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Fostering Collaboration for Sustainability at Texworld USA and Apparel Sourcing USA

At the Javits Center in New York City, event producer Messe Frankfurt held its summer 2019 edition of Texworld USA and Apparel Sourcing USA July 22–24 with a large push toward sustainability.

“We had three times more ecologically sound exhibitors than in 2018—with 60 as eco-friendly or sustainable certified, we reduced the use of carpet and our signage on 90 percent of the show floor was recyclable,” explained Messe Frankfurt’s marketing manager of fashion and apparel, Lauren Klopfenstein. “We also used approximately 2,500 feet of recycled banners from 2018 that were turned into our show bags.”

In addition to these eco-friendly components, Texworld USA and Apparel Sourcing USA launched a sustainable-education session called Fashionsustain. The one-day sustainability conference was inspired by Messe Frankfurt’s Berlin-based Neonyt event.

“Attendees were really looking for ways regarding how to become sustainable and how to get started with sustainable practices in the fashion industry, so we included talks and panels on those topics,” said Klopfenstein.

Attendees filled the space, which quickly became standing room only, to hear speakers from major companies such as Athleta, PVH, Vince, Eileen Fisher and Walmart e-commerce to discuss topics including upcycling, traceability and transparency.

“We did a spotlight on sustainability because the whole industry is talking about it,” said Klopfenstein.

One ecologically conscious exhibitor was the Arlington, Va., organization Worldwide Responsible Accredited Production, whose communications manager, Seth Lennon, noted that he saw a lot of traffic due to a shift that has changed sustainability from a specialty segment to a major component of apparel manufacturing.

“Sustainability is not just a buzzword thrown around to make yourself sound like you are making a difference—there is actually tangible movement in this arena,” he said. “At our booth, we had a bunch of new and emerging designers and brands come by and talk to us because ethical sourcing is at or near the top of priorities for them.”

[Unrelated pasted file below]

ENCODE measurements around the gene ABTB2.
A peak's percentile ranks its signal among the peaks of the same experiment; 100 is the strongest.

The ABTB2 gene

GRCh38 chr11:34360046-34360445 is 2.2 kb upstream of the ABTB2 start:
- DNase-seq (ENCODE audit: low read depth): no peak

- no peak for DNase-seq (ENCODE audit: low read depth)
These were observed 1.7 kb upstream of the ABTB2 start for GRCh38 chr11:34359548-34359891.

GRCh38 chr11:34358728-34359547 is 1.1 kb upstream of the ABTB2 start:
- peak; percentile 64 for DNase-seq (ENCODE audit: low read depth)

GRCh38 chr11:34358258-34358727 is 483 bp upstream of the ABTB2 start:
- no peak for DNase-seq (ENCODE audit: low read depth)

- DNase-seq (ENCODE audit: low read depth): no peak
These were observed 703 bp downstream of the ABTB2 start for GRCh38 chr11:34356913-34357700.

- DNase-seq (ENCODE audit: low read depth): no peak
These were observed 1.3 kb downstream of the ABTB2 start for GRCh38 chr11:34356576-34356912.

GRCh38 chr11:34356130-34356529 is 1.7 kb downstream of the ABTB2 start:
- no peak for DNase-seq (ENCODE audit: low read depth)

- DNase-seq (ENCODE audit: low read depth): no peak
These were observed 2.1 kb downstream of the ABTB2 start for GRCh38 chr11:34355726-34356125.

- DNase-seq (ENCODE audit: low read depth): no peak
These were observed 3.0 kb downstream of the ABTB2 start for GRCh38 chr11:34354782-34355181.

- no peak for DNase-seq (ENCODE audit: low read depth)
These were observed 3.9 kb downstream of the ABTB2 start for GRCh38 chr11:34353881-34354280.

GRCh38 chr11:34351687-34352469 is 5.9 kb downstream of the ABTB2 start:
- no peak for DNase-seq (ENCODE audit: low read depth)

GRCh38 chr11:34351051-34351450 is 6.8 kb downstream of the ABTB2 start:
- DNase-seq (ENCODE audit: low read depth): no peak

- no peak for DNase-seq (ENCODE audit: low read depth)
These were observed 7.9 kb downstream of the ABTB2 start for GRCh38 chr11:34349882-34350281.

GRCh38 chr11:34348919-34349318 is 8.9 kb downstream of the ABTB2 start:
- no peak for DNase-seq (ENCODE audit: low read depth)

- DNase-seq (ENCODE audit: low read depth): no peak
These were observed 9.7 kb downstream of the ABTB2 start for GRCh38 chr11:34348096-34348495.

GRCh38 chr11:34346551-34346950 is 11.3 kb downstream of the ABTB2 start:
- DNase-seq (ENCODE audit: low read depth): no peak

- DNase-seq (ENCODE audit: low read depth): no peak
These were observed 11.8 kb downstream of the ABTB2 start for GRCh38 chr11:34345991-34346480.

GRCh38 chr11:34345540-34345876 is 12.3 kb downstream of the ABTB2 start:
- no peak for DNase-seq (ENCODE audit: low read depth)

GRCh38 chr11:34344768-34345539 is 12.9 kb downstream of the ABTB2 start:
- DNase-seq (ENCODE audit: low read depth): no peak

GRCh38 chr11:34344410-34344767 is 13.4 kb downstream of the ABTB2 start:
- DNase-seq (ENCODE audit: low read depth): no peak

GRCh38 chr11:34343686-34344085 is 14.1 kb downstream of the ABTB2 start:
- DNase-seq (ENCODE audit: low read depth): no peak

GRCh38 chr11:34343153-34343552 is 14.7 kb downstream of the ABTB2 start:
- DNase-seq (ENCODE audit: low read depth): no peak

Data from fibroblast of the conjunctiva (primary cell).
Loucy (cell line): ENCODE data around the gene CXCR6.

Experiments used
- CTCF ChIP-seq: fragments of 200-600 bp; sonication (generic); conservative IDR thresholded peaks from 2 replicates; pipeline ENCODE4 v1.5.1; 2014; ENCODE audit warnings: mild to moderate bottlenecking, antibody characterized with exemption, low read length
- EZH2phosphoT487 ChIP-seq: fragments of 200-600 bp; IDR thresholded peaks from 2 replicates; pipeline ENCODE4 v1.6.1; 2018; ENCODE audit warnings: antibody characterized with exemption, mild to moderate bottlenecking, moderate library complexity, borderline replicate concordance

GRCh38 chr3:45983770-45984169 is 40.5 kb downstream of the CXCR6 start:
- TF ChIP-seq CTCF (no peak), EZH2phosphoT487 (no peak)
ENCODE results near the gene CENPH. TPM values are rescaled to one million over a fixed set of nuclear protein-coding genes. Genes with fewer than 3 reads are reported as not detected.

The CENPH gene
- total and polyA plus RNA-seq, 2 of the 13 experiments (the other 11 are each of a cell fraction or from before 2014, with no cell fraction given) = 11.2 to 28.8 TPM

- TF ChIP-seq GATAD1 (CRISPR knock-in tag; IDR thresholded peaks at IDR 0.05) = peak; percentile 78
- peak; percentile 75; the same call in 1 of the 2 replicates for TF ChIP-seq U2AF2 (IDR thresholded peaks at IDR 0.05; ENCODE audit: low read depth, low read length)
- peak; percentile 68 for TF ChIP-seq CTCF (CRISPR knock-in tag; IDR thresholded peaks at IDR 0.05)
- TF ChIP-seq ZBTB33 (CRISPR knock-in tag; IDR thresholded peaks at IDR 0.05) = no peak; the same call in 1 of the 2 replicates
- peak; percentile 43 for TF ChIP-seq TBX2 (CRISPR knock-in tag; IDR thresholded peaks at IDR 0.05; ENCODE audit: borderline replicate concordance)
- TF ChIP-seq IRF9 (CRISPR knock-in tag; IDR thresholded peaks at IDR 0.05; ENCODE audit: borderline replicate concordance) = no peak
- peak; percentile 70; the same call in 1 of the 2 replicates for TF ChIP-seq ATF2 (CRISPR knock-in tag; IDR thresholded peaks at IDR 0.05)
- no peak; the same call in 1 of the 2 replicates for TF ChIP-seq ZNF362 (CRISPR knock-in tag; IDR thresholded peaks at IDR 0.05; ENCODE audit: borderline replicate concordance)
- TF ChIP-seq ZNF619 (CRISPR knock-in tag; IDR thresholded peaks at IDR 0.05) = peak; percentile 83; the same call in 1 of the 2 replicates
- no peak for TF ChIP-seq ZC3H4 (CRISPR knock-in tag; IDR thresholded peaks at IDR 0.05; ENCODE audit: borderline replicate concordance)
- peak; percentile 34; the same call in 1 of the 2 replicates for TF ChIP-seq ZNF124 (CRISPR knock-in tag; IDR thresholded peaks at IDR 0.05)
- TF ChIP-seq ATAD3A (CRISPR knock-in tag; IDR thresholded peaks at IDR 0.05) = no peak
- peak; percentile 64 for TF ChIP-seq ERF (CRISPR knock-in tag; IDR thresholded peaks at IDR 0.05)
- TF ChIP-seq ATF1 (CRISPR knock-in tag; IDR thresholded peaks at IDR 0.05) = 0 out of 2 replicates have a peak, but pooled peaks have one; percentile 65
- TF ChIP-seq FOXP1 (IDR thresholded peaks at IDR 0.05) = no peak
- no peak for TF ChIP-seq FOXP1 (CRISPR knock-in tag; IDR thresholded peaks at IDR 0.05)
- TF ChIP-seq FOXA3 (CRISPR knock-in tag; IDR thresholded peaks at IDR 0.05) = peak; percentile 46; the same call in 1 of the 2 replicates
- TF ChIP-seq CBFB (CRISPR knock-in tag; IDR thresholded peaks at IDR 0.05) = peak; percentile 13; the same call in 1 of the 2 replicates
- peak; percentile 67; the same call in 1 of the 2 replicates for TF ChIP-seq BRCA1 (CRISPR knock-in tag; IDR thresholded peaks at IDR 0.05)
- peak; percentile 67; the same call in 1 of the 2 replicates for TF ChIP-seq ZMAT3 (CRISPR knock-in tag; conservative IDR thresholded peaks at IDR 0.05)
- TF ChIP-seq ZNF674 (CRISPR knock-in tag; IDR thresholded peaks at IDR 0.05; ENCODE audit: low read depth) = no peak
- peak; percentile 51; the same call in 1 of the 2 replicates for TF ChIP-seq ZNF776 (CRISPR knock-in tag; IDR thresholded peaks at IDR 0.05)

Looking to expand his reach in the United States, DanielMota Pinto chose to work with Texworld USA and Apparel Sourcing USA because of his company’s commitment to sustainable-apparel-production standards. As director of strategy and business development for the Cavaloes, Portugal–based textile-manufacturing company Scoop, Mota Pinto believed the events could serve as resources to forge strong connections with partners to help reach these goals.

“The U.S. is a target market for our company, and we believe we can bring to the U.S. innovation and best practices in the industry,” he said. “We want to be part of shows that align with our own dimension and customer target, and be closer to the U.S. universities where we aim to develop relationships and partnerships to research new fabrics.”

Looking for more-sustainable solutions to increase capability for eco-friendly apparel manufacturing, attendees found solutions for a circular-clothing-production system. Most striking was the rise in a fresh atmosphere of collaboration rather than a shroud of secrecy, noted Alice Redmond, who is the social media manager at fashion-sustainability, nongovernmental organization The New Fashion Initiative.

“A lot of commentary was focused on the increasing number of brands—small or large—who are prioritizing important initiatives and collaborating with like-minded brands,” she said. “Brands, which intuitively would be classed as competitors in the space, are now partners in creating and sustaining change through a holistic and authentic approach.”